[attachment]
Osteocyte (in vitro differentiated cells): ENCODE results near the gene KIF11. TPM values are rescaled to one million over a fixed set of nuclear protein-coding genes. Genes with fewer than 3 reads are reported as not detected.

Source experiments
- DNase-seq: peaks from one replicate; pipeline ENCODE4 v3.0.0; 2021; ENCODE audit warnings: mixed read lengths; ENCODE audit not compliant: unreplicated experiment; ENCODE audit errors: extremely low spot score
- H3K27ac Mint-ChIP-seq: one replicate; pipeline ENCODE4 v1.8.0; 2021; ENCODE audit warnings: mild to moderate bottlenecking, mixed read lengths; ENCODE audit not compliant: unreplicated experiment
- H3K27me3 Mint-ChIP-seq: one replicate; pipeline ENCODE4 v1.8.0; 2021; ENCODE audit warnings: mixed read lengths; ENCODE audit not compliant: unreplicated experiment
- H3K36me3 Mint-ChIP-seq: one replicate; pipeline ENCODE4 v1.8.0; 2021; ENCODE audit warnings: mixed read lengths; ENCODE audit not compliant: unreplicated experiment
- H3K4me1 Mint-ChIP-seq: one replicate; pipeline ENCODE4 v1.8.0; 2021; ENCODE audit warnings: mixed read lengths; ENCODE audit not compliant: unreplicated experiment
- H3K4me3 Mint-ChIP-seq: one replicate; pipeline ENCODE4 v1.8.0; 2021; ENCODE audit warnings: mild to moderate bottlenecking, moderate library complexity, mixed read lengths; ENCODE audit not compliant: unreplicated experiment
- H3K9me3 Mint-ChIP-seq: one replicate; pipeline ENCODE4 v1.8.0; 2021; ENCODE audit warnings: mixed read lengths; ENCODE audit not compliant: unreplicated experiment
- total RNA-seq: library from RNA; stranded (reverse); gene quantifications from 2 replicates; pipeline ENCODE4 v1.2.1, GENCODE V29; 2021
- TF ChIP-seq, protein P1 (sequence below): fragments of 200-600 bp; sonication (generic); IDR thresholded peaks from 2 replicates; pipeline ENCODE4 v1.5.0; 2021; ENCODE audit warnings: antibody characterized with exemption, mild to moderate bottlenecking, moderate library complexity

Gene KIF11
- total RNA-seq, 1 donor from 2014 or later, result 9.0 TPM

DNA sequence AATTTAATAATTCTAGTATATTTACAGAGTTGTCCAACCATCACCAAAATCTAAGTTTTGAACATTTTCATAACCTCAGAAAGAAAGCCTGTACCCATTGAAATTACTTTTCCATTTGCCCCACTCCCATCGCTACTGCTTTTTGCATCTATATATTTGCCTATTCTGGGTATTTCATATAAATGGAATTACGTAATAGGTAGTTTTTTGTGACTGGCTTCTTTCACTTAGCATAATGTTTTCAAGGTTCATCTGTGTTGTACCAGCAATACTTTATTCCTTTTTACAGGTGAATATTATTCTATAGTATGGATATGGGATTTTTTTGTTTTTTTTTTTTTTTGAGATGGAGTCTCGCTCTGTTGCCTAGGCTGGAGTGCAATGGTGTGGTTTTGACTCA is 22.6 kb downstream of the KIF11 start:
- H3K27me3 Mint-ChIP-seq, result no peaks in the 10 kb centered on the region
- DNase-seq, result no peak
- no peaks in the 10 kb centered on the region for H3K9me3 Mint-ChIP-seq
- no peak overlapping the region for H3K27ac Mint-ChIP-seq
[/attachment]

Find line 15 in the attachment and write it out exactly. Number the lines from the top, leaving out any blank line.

- H3K27me3 Mint-ChIP-seq, result no peaks in the 10 kb centered on the region